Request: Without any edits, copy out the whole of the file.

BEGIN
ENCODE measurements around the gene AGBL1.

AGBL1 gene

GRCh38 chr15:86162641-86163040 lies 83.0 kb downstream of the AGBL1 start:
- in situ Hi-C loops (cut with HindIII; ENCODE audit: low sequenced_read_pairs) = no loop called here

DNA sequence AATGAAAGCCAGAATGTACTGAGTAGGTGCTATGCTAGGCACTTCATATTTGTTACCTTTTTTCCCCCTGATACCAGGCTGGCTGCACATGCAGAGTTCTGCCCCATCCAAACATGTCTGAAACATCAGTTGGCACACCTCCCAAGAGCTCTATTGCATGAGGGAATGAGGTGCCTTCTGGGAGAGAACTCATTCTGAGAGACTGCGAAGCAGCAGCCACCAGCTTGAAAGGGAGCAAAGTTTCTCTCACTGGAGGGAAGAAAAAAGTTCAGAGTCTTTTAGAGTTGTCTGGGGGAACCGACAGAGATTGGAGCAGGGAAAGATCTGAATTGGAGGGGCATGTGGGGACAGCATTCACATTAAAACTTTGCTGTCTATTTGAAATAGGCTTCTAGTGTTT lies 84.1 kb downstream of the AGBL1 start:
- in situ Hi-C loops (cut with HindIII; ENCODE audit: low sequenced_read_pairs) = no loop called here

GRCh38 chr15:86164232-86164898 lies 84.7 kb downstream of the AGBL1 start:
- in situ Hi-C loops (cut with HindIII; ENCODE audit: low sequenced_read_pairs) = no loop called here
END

ENCODE measurements around the gene AGBL1.

AGBL1 gene

GRCh38 chr15:86162641-86163040 lies 83.0 kb downstream of the AGBL1 start:
- in situ Hi-C loops (cut with HindIII; ENCODE audit: low sequenced_read_pairs) = no loop called here

DNA sequence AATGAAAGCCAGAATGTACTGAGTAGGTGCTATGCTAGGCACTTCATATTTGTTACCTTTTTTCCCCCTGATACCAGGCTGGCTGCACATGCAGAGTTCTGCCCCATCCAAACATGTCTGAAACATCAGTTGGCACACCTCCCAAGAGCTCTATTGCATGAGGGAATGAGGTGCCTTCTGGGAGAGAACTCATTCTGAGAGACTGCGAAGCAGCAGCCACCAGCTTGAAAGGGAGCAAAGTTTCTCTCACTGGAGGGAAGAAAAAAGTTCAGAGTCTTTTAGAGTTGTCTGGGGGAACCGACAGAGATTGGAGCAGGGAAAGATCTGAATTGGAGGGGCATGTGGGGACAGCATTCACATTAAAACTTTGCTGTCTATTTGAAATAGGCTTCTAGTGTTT lies 84.1 kb downstream of the AGBL1 start:
- in situ Hi-C loops (cut with HindIII; ENCODE audit: low sequenced_read_pairs) = no loop called here

GRCh38 chr15:86164232-86164898 lies 84.7 kb downstream of the AGBL1 start:
- in situ Hi-C loops (cut with HindIII; ENCODE audit: low sequenced_read_pairs) = no loop called here